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Tuesday, August 5, 2008 | America invented basketball, but to reclaim superiority at Beijing in the 2008 Olympics, USA Basketball has taken the drastic step of emulating the foreign model.
Of course, it’s a model that never should have become so foreign
Yes, the 2008 U.S. roster has more talent that includes Kobe Bryant and a 23-year-old LeBron James, who has a more mature game than he had in 2004 at Athens when the United States was fortunate to bring home a bronze medal.
But more important than iconic talent are skilled athletes that pass the ball in a team game and play with fundamentals. Point guards Chris Paul and Deron Williams and outside shooting from Michael Redd will open the floor for Byrant and James.
Those elements were missing at the 2004 Olympics and at the 2002 World Championships with a sixth-place finish.
The 2004 Olympians were led by run-and-gun Allen Iverson. The United States went 5-3 as gold medalist Argentina and European teams beat the Americans at their own game. Prior to 2004, the United States had only lost twice in Olympic competition n both times in gold medal games in 1972 and 1988.
But in the last couple of decades, year-round AAU basketball has developed too many Allen Iversons. It’s also why the NBA can be so ugly to watch these days.
“AAU ball is about having a clock and scoreboard,” said Eric Musselman, the former NBA head coach and University of San Diego alumnus. “What is missing in basketball today is kids working on skills. That’s why we see our Olympic team struggle at times. In Europe, it’s all about the individuals understanding spacing, passing the ball and ball handling.”
Musselman was in town recently when his son took part in the first of two Hoopology camps sponsored by 24-Hour Fitness at Alliant University. The second camp is Aug. 18-21 for boys and girls ages at Alliant’s Sportscenter.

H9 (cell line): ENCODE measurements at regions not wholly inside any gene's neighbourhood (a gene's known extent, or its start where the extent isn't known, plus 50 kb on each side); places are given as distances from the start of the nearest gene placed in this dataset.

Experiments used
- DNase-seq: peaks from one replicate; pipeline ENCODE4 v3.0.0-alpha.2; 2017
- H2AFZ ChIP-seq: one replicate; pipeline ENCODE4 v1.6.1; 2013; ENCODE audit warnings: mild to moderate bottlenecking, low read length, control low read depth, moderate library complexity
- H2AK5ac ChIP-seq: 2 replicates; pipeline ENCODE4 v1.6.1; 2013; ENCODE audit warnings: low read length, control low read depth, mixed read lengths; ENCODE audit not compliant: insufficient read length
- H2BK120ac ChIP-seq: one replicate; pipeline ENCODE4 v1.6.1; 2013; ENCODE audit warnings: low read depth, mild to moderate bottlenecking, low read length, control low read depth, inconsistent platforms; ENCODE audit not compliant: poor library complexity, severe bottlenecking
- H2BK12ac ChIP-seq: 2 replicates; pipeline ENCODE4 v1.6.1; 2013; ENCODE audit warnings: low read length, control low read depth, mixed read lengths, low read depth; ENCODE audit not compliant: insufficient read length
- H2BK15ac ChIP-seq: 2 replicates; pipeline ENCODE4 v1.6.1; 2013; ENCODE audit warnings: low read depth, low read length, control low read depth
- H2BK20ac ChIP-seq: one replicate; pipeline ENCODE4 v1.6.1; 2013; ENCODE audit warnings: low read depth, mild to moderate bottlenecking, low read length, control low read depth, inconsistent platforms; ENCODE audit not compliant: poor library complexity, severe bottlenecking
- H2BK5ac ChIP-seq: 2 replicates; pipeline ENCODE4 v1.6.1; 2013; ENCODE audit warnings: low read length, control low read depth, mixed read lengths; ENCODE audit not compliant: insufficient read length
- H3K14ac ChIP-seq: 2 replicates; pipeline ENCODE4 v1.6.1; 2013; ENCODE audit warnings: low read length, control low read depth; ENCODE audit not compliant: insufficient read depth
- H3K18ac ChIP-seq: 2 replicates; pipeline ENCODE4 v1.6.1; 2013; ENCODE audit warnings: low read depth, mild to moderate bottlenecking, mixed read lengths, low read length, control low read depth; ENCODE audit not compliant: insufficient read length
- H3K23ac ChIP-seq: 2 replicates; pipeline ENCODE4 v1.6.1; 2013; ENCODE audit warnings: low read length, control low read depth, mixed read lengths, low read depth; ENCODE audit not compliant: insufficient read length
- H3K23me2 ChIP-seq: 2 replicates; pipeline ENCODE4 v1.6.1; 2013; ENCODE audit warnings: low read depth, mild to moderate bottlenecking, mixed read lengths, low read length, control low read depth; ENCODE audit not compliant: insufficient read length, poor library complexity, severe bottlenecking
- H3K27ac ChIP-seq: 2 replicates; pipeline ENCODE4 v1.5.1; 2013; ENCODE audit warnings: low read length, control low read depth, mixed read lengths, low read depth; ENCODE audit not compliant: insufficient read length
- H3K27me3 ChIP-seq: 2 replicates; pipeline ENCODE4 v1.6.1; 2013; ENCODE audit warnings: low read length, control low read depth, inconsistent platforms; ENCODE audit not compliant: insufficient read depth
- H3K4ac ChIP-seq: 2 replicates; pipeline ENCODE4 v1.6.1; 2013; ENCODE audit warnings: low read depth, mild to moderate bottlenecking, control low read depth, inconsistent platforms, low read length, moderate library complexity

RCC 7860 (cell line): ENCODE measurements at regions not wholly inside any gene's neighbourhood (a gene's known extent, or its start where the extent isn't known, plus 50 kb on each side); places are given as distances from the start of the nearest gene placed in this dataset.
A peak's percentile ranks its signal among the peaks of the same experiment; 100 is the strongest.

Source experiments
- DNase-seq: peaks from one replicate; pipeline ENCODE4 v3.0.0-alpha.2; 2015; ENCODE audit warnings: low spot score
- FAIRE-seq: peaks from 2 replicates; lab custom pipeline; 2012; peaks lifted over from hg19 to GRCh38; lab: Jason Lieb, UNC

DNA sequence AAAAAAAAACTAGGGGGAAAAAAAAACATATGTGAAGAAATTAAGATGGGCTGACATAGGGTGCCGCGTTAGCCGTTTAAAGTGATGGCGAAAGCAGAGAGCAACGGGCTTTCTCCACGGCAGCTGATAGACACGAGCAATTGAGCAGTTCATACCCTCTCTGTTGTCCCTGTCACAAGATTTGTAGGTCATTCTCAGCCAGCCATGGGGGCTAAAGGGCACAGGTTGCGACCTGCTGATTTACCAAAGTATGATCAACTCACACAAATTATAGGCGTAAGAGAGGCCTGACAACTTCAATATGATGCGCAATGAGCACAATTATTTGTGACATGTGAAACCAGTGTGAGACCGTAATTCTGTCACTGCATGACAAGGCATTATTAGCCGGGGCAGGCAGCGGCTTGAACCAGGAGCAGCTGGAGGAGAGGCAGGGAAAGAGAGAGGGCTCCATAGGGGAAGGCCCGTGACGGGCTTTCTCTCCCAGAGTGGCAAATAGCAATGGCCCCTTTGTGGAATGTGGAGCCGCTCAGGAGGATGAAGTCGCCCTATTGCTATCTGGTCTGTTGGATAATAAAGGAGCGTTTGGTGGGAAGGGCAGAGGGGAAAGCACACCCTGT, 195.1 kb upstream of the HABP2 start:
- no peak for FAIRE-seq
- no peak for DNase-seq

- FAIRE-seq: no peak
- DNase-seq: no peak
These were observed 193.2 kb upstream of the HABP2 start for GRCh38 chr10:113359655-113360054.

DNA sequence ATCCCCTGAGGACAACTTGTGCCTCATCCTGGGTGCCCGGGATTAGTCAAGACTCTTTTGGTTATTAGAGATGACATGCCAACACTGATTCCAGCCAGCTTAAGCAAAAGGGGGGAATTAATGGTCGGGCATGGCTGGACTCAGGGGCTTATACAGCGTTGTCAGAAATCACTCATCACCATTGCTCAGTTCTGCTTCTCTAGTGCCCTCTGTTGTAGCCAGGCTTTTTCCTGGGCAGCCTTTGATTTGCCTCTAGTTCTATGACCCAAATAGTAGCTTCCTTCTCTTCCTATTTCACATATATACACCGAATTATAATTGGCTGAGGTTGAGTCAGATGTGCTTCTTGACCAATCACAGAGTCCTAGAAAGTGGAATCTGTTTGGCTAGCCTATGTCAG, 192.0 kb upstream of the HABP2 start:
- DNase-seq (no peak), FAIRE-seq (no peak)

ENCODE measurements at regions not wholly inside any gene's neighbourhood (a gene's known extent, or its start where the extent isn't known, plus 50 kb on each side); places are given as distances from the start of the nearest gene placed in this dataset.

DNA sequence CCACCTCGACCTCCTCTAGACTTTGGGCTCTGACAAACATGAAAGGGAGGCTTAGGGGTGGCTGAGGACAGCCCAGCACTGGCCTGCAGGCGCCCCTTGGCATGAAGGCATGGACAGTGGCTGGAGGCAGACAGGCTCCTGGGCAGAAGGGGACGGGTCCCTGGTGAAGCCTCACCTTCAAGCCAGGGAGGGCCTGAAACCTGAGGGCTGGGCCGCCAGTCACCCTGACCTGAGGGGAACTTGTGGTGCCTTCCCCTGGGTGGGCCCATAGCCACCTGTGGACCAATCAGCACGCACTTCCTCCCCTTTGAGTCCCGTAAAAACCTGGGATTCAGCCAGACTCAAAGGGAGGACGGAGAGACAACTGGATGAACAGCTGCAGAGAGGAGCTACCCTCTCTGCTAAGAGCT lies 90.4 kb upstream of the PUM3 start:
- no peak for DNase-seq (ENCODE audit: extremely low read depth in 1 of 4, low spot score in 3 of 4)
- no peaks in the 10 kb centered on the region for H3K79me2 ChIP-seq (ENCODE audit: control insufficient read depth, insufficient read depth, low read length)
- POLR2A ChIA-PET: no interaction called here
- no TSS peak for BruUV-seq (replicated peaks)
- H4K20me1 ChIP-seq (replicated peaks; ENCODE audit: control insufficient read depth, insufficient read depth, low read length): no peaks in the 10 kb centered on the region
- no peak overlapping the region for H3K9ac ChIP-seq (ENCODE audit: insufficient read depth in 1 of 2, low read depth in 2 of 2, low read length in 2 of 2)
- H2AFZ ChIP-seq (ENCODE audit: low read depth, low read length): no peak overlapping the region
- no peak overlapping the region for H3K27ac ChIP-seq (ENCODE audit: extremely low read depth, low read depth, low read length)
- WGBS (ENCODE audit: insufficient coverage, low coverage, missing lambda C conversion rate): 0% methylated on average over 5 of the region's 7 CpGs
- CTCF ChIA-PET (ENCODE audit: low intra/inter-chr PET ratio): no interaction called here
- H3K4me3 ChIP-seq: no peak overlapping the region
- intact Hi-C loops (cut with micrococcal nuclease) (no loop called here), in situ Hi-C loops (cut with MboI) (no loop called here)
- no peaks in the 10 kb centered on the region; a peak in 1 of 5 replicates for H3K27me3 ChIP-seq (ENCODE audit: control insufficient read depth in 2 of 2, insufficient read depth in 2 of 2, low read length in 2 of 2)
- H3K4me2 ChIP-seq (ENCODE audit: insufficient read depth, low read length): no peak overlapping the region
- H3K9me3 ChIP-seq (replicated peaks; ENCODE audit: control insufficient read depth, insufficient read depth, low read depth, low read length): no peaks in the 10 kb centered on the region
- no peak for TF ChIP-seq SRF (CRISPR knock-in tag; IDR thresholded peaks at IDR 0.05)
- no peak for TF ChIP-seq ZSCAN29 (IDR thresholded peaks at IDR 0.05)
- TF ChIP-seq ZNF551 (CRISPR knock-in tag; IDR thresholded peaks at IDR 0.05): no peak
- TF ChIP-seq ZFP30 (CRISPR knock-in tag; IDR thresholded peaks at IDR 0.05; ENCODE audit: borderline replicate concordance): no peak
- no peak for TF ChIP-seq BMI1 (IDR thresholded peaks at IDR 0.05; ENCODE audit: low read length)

Hoopology is a scientific-sounding name, but maybe that’s what kids need to hear to get back to the game’s simple concepts.
“Kids are spending 80 percent of their time playing games and 20 percent of their time training,” said Jason Perkins, the Director of Hoopology. “We’re trying to turn that model around. We’re here to change it to 80 percent training, emphasizing skills and fitness, and 20 percent playing games.”
Perkins is a former UC Riverside basketball player. He was a walk-on, which means he got by on developing fundamentals to compete against more talented athletes.
He began the concept of Hoopology for basketball instruction at a 24-Hour Fitness in San Ramon. One of the San Ramon facility members is Musselman, who coached the Golden State Warriors when Perkins was the director of the Warriors’ youth camps.
Next to enter the picture was Carl Liebert, the CEO of 24-Hour Fitness. Liebert, who played basketball with David Robinson at the Naval Academy, liked Perkins’ Hoopology concept. He brought Perkins under the 24-Hour Fitness umbrella with a plan to go national.
“Carl loves basketball and teaching it at a grass roots level,” Musselman said. “That’s why he’s so into doing what he can do to help kids become better basketball players.”
Fentriss Winn, a long-time San Diego high school boys and girls coach and former San Diego State women’s assistant coach, is the Director of Hoopology in Southern California.
“The high school season is 25 to 30 games from November to March, but then kids play 70 to 80 games with their club teams outside the high school season,” Winn said. “When kids are 8 to 13 years old, they should spend more time on development.
“For kids to go to these elite tournaments around the country, it costs about $3,000 to $4,000. They would be better off staying home working on their game and playing pickup games. They should be focusing on development and not winning and losing games.”
The United States opens pool play Sunday against China. Later come games against Greece, Spain and Germany as the U.S. tries to earn a berth in the quarterfinals. The gold medal game is Aug. 24.
The 2008 U.S. Olympians have been dubbed the Redeem Team. It’s a takeoff on the Dream Team name when American basketball stars Magic Johnson, Larry Bird and Michael Jordan won the gold medal in the 1992.
That reflected a time when Johnson, Bird and Jordan grew up playing and practicing the American game the way it was meant to be played.
Tom Shanahan is voiceofsandiego.org‘s sports columnist. He is the media coordinator for the San Diego Hall of Champions and an occasional writer for Chargers.com. You can e-mail him at email@example.com. Or send a letter to the editor.